Dubai economic slump 'to persist to 2022'
A slowdown in Dubai's economy since 2014 is forecast to carry on through 2022 due to low oil prices, fallout from the US-China trade war and political turmoil, Standard and Poor's said Tuesday.
Growth in the Middle East's most diversified economy has also been impacted by a deterioration in the key real estate and tourism sectors, the international ratings agency said in a report.
Dubai faces high public debt amounting to around $124 billion, or 108 percent of gross domestic product (GDP), divided between the government and state-linked companies, the report said.
The emirate's GDP grew at just 1.94 percent last year, its lowest since 2010 when the city state was still recovering from the impact of the global financial crisis and defaulting on its debt.
S&P said it expected Dubai's economy to pick up to 2.4 percent this year, largely due to the completion of projects related to the international trade exhibition Expo 2020 opening in October next year.
After the Expo, growth will then moderate to 2.0 percent through 2022, it said.
The trade war between the United States and China, and lower regional demand due to sanctions on neighbouring Iran, are likely to slow transit trade, an important contributor to the Dubai economy, S&P said.
Dubai's GDP grew at 4.8 percent in 2013 before starting to decline and the drop accelerated last year after the property sector slumped and the number of tourists stagnated.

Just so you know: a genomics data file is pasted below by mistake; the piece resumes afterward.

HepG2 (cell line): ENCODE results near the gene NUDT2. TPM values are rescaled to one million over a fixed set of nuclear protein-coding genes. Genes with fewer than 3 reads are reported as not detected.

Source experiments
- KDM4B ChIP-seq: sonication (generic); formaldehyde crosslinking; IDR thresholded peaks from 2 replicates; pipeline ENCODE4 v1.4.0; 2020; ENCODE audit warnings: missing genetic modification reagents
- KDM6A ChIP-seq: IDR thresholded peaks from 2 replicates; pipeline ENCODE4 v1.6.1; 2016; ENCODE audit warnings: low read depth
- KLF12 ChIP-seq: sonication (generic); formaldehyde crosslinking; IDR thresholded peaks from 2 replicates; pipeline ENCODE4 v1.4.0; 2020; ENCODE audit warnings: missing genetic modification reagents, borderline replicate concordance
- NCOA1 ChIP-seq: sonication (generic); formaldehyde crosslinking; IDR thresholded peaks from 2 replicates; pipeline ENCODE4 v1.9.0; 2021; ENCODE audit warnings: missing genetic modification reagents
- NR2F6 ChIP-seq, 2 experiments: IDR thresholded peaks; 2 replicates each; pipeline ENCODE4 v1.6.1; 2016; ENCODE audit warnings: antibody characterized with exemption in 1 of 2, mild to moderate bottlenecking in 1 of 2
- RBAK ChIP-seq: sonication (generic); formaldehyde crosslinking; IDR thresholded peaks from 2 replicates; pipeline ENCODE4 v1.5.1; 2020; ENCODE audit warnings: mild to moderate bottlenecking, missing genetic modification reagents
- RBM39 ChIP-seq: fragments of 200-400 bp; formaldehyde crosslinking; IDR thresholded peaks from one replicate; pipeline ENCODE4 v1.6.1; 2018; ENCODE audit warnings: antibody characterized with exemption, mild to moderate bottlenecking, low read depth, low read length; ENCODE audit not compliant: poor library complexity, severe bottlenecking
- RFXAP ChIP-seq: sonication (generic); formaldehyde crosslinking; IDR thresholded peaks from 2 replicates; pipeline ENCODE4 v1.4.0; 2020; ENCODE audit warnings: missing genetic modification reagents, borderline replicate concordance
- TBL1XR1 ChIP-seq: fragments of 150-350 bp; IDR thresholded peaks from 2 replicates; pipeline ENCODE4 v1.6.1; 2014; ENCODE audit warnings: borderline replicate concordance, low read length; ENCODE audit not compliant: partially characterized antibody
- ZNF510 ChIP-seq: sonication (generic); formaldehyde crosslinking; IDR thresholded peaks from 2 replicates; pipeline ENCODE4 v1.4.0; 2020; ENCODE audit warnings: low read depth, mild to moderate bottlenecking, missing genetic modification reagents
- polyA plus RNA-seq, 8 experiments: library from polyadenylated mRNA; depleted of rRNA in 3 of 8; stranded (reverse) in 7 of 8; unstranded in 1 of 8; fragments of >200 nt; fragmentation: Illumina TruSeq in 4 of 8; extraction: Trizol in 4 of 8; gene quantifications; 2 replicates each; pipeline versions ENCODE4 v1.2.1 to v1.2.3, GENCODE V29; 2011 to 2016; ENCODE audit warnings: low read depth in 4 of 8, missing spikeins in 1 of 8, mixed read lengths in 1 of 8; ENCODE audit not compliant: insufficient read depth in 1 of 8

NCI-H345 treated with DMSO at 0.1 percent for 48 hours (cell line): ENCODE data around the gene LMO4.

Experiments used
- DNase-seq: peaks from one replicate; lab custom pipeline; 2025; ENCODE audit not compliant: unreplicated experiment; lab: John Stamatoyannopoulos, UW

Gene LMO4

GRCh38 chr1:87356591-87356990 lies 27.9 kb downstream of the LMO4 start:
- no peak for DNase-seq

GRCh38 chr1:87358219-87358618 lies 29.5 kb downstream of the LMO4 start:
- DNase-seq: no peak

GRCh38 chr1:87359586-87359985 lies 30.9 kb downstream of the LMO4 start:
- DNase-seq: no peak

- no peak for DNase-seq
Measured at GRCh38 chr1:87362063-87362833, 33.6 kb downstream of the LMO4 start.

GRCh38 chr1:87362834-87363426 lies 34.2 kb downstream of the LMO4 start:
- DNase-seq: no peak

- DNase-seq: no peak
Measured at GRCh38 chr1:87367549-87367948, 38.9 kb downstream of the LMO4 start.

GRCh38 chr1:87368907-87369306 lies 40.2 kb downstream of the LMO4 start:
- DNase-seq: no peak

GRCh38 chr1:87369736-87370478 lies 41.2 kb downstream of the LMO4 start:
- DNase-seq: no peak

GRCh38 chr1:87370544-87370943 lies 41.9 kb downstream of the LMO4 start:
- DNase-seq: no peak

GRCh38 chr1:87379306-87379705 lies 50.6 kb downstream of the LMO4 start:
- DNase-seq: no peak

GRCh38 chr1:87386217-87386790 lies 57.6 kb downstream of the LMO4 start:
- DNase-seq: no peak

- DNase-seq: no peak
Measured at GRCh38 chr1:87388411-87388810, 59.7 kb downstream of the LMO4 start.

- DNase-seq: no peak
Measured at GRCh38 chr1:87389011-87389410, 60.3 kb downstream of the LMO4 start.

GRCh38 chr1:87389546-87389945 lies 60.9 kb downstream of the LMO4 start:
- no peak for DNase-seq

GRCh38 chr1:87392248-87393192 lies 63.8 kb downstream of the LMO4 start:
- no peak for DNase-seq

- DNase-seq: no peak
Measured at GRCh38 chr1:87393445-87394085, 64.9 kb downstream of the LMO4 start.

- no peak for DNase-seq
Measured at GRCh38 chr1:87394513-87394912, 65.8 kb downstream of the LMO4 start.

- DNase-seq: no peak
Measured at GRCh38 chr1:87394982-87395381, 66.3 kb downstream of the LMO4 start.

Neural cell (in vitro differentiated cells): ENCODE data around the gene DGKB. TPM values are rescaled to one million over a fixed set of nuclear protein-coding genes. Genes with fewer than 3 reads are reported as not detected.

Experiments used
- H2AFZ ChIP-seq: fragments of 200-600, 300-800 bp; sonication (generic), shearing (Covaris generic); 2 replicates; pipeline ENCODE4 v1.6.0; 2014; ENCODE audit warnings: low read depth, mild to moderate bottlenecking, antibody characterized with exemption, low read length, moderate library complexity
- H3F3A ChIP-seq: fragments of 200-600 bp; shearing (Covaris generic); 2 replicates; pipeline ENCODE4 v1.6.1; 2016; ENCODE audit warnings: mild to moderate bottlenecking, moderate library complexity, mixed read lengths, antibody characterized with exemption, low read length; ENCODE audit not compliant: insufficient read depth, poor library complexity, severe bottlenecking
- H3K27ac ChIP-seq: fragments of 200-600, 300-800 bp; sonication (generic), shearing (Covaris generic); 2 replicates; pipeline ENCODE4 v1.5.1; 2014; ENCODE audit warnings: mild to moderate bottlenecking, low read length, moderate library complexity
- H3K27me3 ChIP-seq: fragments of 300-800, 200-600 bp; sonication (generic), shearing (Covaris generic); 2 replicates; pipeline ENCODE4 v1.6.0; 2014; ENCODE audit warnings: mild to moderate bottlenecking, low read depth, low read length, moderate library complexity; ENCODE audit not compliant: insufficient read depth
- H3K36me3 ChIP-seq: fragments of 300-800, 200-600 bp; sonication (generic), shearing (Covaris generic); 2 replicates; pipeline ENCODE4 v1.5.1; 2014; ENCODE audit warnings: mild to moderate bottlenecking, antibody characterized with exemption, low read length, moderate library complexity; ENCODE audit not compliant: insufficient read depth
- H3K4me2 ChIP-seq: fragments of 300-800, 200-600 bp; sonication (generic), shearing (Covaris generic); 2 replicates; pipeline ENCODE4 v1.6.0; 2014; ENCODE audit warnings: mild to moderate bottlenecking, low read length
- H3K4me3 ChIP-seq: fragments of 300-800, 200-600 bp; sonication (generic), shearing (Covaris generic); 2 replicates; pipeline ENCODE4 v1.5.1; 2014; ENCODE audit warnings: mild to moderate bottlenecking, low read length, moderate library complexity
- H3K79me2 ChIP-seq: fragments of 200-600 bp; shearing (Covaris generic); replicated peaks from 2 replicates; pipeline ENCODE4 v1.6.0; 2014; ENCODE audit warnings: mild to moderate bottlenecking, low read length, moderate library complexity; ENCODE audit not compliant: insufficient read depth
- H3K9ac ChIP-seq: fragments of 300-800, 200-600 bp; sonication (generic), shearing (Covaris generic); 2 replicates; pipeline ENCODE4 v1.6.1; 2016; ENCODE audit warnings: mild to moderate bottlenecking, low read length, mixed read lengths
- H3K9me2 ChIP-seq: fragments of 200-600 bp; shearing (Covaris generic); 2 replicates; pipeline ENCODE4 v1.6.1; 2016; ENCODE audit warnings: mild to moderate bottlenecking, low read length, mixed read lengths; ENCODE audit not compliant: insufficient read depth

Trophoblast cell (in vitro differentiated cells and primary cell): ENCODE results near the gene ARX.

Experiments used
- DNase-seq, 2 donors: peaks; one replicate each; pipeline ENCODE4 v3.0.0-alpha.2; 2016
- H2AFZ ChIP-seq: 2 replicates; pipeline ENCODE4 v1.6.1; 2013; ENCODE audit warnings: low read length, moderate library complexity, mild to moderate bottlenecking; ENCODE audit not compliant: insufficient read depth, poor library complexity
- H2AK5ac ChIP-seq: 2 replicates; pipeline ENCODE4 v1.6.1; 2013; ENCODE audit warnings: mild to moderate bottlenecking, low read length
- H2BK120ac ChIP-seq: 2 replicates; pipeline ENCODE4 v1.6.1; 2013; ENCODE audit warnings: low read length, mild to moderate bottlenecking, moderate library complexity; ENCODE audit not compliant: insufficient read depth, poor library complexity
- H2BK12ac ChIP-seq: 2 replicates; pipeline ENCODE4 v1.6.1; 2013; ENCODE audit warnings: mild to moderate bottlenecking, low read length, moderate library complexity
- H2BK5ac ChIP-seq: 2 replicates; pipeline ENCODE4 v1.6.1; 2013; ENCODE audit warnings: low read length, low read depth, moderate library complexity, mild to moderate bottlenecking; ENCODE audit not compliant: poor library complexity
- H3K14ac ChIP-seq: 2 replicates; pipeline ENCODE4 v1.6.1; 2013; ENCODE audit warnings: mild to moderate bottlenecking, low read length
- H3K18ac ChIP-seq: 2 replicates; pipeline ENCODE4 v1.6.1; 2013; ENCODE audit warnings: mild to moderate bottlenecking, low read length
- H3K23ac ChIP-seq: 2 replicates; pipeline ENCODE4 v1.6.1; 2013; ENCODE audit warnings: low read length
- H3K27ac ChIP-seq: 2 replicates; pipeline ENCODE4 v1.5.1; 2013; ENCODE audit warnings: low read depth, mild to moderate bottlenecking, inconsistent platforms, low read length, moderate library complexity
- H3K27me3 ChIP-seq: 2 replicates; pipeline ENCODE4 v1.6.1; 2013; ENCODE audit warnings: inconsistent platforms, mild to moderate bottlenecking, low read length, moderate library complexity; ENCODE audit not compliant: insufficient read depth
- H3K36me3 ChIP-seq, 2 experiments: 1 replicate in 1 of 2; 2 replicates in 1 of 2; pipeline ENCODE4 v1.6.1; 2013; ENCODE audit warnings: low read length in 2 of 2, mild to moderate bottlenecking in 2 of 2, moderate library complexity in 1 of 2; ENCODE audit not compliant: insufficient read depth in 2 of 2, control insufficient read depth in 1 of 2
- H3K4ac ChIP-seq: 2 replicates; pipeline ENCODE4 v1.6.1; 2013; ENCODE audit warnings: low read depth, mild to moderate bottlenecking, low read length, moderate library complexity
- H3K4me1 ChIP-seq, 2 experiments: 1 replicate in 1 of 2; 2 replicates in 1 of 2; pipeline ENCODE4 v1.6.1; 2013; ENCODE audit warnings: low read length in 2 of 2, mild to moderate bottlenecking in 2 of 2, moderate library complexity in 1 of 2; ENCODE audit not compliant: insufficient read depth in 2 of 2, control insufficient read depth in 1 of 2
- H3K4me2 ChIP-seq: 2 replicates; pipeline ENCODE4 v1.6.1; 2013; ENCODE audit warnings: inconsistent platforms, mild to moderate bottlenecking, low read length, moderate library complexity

The city-state, one of seven sheikhdoms that make up the UAE, had expected to attract 20 million visitors annually by 2020 when it hosts the six-month Expo.
But in the past two years, the number of tourists stood at just under 16 million and in the first half of 2019, Dubai welcomed 8.3 million visitors, according to official figures.
The property market, which contributes some seven percent to GDP, has been in a downturn since mid-2014, with sale and rent prices shedding a third of their values.
Dubai ruler and UAE Prime Minister Sheikh Mohammed bin Rashed on Monday formed a committee to regulate the oversupplied real estate market.
During the past year, the emirate has taken a raft of measures to boost the domestic economy and lure foreign investors by easing residency and business rules, including allowing full ownership of businesses by foreigners outside free trade zones.
The emirate draws 70 percent of its revenues from fees on a host of transactions, some 24 percent from taxes and profits of government companies, and just six percent from oil.